The Wild Bunch

Splashing in the pool amidst a fierce game of sharks and minnow, up-and-coming US surfer Jason Harris suddenly proposes a change of plan. "Let's just get on our scooters and ride," he says.

"Yeah, yeah," the others chime in. "Where should we go?"

"Who cares?" says Kauaian super-talent Sebastian "Seabass" Zietz. "Let's just ride!"

And just like that, the surf world's very best rising talents pile onto a quiver of newly rented scooters and scream off into the surging madness of Balinese traffic, honking their horns, screaming like rabid monkeys and firing BB-guns at passing motorists.

This is the Oakley Pro Junior Global Challenge. A unique, first-of-its-kind event bringing together the best junior surfers in the world to live together on a lavish Balinese compound while they compete in world class waves for world class money: $75,000 to be exact, with a hefty $20,000 going to the winner. Everything from plane tickets to accommodations is provided. There are drivers on call to scour the island for each day's best waves. And talented dignitaries like Hawaiian Rico Jimenez and local legend Tipi Jabrick are on hand to help the boys make the most out of their time in on the island.

After a classic Balinese blessing and opening ceremony, competition kicked straight into gear with near-perfect, head-high Keramas [check the Day One highlights on]. While all the 18 juniors -- six international Oakley Junior event winners, six runner-ups, and six hand-picked wildcards -- put on an amazing display of talent, Day One belonged to Maui-boy Dusty Payne, who's critical alley-oops and miraculous barrel-riding clearly set him apart from the field.

But here's what's special about the event:

After the day of surf ends, the boys all return to their compound -- a half dozen, well appointed houses scattered over a couple acres of manicured gardens -- where the "competition" can't help but continue. From pool games to trampoline acrobatics (followed by some precarious combination of the two), you just can't put a dozen 18-year-old super-groms in the same place without it turning into a one-up-athon. Too much raging testosterone. Too much froth.

If Brazilian Peterson Cristano is gonna do a trampoline flip into the pool, then Frenchman Romain Cloitre is gonna do a one-and-a-half gainer. And if Frenchy's gonna do that, then Kauaian Seabass is gonna do a double flip.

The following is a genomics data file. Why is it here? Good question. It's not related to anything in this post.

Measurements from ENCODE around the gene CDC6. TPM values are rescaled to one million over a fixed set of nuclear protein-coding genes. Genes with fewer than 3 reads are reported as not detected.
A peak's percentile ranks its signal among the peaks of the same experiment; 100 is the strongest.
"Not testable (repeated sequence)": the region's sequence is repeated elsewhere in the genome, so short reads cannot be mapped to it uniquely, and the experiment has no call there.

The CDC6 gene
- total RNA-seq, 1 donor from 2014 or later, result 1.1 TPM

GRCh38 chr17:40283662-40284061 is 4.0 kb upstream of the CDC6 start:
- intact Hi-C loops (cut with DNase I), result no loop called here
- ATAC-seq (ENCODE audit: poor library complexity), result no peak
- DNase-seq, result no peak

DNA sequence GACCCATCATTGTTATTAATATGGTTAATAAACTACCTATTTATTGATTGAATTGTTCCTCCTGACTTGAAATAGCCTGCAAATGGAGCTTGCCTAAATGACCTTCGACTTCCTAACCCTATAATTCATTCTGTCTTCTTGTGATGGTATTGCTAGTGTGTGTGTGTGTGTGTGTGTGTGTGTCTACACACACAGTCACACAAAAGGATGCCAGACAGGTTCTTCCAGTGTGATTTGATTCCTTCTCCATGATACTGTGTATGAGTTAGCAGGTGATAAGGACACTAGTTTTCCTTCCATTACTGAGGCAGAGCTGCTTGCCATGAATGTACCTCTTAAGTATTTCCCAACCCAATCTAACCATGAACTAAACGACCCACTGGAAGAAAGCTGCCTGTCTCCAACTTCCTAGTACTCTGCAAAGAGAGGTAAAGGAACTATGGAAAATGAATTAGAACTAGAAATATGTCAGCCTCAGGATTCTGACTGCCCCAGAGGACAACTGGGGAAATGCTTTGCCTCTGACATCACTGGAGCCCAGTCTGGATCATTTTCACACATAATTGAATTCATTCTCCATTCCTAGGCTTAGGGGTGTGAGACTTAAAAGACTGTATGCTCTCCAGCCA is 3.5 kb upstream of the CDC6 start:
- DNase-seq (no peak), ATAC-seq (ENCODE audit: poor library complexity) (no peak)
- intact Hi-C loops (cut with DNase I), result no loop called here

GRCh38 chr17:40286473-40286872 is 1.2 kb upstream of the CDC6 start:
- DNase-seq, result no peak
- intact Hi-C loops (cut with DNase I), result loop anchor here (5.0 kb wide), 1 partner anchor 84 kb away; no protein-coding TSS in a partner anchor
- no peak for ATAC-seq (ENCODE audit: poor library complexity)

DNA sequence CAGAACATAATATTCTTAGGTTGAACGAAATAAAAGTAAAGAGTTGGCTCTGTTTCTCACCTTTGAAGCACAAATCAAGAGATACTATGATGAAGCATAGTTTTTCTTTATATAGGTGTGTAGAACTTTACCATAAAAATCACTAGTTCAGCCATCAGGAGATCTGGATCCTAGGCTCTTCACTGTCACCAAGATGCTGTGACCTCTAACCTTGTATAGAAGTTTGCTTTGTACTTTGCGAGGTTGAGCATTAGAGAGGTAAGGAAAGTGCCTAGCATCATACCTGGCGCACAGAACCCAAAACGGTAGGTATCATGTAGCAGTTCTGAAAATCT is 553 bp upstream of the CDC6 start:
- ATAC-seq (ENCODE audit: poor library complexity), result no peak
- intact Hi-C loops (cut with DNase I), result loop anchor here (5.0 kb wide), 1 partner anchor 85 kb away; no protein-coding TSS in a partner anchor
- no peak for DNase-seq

And so on.

Sharks and minnows turns into underwater wrestling. Hide-and-seek turns into nighttime lawn wrestling. And a scooter trip to the corner store turns into a biker gang from hell.

"That's the reason we got this place way out in Sanur," explains event director Ronny Nelson. "If we were in Kuta with these kids, this thing would never happen. We'd be filling out missing person reports instead."

But everyone involved with this event -- from the directors to the photographers to the dads and coaches that came along -- can see that there's something special going on here, too. These super-groms from all over the world are bonding on a real personal level, so that when they meet each other in a heat (and when they eventually meet each other on the WCT tour) they'll know each other better than just another colored jersey in the lineup. Maybe they won't all end up as best friends, but for now, you can see the event forging them into something of a unified group. The future of pro surfing, all in the same scooter gang. How that will factor into the competition is yet to be determined -- but there's not question that competition is better off with a healthy dose of camaraderie.

"The real competition is about surviving Bali," suggest Hawaii's Kai Barger. "Between the Bali-belly, the scooters and the nights out in Kuta, this might just come down to the last man standing."

The gang's just returned from a wild, hell-ride to Dunkin Donuts and, although there were pulled over and shaken down by local cops, they all managed to survive. So far.

But the night is young.

"Hey, if we hurry we can probably make it up to Uluwatu for sunset," suggests Seabass, who is simultaneously scarfing down hot donuts and shooting the contest director with his BB-gun.

The crew all glance up at the rapidly falling sun, mentally gauging the wind and swell for tomorrow's potential heats.

"Nah, I think might turn in early tonight," says Aussie {{{Lincoln}}} Taylor, echoing the group's general consensus.

Twenty thousand dollars is a lot of money. Especially to an 18 year old.

So then the groms start having a competition over who can woof down the most dinner and get off to bed the fastest.

[Stay tuned for more news from the Oakley Pro Junior Global Challenge, or log onto for profiles, results and daily video updates.]

The Oakley Pro Junior Global Challenge qualifiers:

1. Lincoln Taylor (QLD)
2. Mitch Crews (QLD)

1. Shaun Joubert (SAF)
2. Nick Godfrey (SAF)

1. Sebastian Zietz (HI)
2. Jason Harris (USA)

1. Peterson Crisanto (BRA)
2. Franklin Serpa (BRA)

1. Keito Matsuoka (JPN)
2. Kaito Ohashi (JPN)

1. Miguel Pupo (BRA)
2. Marc Lacomare (FRA)

1.Dusty Payne (HI)
2.Yuki Seedwell (IDN)
3.Romain Cloitre (FRA)
4.Billy Stairmand (NZ)
5.Kai Barger (HI)
6.Garut Made Widiarta (IDN) *from Bali Trials